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An Idea is Born

Long before it was every formally named "First Special Service Force", the idea of a novel commando unit specifically trained to fight behind enemy lines in winter warfare originated in the eccentric mind of British inventor Geoffrey Pyke. Pyke proposed that an elite group trained in winter warfare could be dropped into German occupied Norway to target key infrastructure, such as hydroelectric power stations, and in turn tie up large amounts of enemy forces by holding out in naturally defensible mountains and glaciers. The plan also called for the development of a small tracked vehicle capable of tackling winter conditions across rough, snowy terrain. The plan was dubbed Operation Plough.

Geoffrey Pyke

Geoffrey Pyke

Map of Norway in WW2

Norway, 1940

Robert T. Frederick

Robert T. Frederick

M29 Weasel

M29 Weasel

Operation Plough

Operation Plough gained traction as a potential option for disrupting the German war machine in the Spring of 1942. While the British endorsed the idea, they soon discovered that their ability to field the manpower, equipment, and resources for such an ambitious project was lacking due to wartime shortages, losses, and commitments to other campaigns. The project was passed over to the United States, who had plenty of resources and industrial capacity to possibly see Operation Plough through to fruition. The file came to the desk of an aspiring and upcoming officer by the name of Robert T. Frederick, who was charged with analyzing the details of Operation Plough to see how feasible it was. Upon closer inspection, Frederick quickly realized that the plan was doomed to fail for several reasons. For one, the plan called for a couple thousand men to be air dropped behind enemy lines, where they would be expected to fight an enemy with limited possibility of resupply. Frederick deemed the mission objectives far too unreasonable for such a small and lightly equipped force to do any serious impact. It was also determined that there was a significant shortage of supporting aircraft available for any air drop or resupply missions to take place. After the objectives had theoretically been completed, there was no concrete plan to evacuate the troops and equipment, which could further jeopardize the operation and create more risks. Frederick concluded that the infrastructure targets in Norway could just as easily be destroyed with strategic bombing with less risk. While the plan was tenuous, efforts pushed forward with the development of the specially designed snow vehicle, which was later called the M29 Weasel. The formation of a new commando group was soon to follow. As he was most familiar with Operation Plough and proving himself capable, Frederick was promoted to Colonel and tasked with creating and commanding the specialized unit with urgency.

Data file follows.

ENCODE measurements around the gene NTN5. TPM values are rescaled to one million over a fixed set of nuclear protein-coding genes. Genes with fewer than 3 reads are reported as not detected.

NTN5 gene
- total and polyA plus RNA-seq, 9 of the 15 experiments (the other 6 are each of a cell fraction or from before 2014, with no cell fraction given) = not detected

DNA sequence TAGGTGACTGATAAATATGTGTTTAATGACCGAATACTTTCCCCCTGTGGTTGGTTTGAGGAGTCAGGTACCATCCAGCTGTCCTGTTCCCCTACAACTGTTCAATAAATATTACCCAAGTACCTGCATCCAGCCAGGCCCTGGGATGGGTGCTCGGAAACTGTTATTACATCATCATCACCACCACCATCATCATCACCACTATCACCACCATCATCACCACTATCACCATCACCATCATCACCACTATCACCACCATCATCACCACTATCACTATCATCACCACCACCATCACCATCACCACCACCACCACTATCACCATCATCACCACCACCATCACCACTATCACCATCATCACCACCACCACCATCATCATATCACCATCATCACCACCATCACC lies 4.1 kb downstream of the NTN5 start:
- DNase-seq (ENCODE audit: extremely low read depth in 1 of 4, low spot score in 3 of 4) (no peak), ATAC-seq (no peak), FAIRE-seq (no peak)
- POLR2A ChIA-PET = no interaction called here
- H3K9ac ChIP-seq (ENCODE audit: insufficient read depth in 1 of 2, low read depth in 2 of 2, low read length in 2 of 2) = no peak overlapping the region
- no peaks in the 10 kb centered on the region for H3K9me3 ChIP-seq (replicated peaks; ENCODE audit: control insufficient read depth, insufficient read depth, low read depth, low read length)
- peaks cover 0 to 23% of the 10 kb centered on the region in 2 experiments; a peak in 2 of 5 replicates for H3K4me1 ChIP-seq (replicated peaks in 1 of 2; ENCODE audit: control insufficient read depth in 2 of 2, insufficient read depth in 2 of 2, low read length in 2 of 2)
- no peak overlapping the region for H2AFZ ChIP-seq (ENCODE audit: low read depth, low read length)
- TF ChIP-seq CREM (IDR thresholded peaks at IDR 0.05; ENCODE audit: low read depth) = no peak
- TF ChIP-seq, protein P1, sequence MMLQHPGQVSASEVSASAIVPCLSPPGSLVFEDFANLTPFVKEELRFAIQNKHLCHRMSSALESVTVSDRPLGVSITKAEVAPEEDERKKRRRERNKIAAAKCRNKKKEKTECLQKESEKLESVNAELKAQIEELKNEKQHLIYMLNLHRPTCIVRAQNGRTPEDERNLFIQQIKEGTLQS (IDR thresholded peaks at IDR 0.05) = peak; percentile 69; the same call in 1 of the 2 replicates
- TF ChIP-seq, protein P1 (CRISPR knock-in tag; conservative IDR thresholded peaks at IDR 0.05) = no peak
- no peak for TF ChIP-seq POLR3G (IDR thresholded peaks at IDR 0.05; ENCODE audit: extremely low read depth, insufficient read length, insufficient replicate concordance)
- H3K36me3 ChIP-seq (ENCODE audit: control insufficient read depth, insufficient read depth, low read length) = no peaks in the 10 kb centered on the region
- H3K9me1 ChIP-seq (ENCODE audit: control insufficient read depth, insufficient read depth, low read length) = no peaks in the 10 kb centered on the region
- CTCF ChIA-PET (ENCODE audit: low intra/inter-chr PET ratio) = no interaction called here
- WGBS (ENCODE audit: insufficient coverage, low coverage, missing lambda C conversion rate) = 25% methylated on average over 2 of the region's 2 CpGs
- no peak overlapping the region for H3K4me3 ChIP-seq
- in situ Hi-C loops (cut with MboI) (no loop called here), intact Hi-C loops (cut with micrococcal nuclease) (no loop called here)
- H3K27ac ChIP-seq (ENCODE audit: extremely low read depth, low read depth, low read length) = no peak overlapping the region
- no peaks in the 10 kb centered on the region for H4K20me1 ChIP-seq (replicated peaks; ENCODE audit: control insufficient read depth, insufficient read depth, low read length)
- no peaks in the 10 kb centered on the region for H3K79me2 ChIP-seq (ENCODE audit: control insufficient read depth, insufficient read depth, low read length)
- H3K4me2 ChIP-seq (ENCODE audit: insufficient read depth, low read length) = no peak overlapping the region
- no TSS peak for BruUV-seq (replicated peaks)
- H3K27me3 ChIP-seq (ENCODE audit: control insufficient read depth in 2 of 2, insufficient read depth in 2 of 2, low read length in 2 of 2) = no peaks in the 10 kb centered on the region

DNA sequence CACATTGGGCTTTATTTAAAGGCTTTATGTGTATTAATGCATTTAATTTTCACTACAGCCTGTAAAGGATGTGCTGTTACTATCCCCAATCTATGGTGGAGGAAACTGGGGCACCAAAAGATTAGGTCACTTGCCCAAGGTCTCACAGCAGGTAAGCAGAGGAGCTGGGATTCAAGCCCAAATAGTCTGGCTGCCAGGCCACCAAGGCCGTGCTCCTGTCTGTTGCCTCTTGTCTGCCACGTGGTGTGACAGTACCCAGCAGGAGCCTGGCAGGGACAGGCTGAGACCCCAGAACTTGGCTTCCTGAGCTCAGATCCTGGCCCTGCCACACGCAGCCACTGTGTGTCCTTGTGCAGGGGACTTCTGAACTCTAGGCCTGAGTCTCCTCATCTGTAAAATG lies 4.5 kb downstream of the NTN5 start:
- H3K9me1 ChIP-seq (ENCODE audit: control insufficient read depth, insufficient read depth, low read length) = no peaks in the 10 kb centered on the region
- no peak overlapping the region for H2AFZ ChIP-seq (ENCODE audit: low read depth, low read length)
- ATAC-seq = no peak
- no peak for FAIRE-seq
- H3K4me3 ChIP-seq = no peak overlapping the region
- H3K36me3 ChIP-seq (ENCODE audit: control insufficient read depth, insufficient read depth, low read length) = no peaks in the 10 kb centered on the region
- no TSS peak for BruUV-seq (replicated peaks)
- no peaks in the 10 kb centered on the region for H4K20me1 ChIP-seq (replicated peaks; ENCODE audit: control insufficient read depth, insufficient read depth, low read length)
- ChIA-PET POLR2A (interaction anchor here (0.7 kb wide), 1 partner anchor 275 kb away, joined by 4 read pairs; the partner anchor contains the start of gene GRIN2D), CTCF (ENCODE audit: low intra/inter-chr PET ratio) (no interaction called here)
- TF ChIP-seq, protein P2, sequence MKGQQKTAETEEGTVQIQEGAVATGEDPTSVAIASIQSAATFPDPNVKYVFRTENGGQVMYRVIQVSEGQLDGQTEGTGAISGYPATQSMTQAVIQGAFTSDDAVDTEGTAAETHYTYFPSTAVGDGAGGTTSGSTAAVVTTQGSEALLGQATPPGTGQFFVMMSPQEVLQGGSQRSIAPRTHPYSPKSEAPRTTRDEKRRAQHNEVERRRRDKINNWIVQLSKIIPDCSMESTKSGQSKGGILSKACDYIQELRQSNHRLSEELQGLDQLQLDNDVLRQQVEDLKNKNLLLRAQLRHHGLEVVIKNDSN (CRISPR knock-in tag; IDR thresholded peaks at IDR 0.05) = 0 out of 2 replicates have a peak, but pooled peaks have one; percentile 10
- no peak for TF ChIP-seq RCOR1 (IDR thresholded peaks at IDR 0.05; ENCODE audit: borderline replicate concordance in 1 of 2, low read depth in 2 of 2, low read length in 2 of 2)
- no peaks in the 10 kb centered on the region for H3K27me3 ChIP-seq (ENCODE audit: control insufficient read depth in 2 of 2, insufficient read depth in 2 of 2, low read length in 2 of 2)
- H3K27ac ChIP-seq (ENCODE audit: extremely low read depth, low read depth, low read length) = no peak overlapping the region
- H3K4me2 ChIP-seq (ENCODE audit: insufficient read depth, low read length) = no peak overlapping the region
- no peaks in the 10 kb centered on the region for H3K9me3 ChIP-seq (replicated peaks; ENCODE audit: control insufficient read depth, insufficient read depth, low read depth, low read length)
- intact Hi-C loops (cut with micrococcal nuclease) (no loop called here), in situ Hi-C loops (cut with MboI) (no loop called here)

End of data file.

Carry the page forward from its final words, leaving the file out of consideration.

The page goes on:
Dawn of the First Special Service Force

The First Special Service Force was formally created on July 9th, 1942. As Operation Plough called for winter warfare specialists, the unit's makeup was initially supposed to include Americans, Canadians, and Norwegians. The Norwegian element was dropped due to a lack of available candidates, and the Force was changed to include 50% Americans and 50% Canadians. Total strength for the Force was set at 1800 men. The Canadians would still be paid by the Canadian government and subject to Canadian military law, but training, equipment, and accommodations were to be footed by the Americans. When looking for a suitable location for the unit to train, Frederick found an ideal home in Fort William Henry Harrison based near Helena, Montana. Its vast fields proved suitable for parachute training, while nearby mountains would be used for skiing and mountain warfare training. Nearby Helena welcomed the new troops and rapid development of the military base with open arms, with several of the Force's soldiers establishing roots in marrying local women. The Forcemen, as they would be nicknamed, would occasionally get into bar fights in town, with the local bar having to replace the broken glass windows many times. Despite the rough and tumble behaviour, the townspeople adored their newly adopted service men.

Fort William Henry Harrison

Fort William Henry Harrison, 1942

Farewell Parade in Helena, Montana

The FSSF marching through Helena, Montana


The men of the FSSF were quickly put through their paces with rigorous physical training and a wide array of specializations. Training covered several different topics, such as parachuting, mountaineering, skiing, demolitions, small unit tactics, hand to hand combat, enemy weapons, and operation of the M-29 Weasel. 

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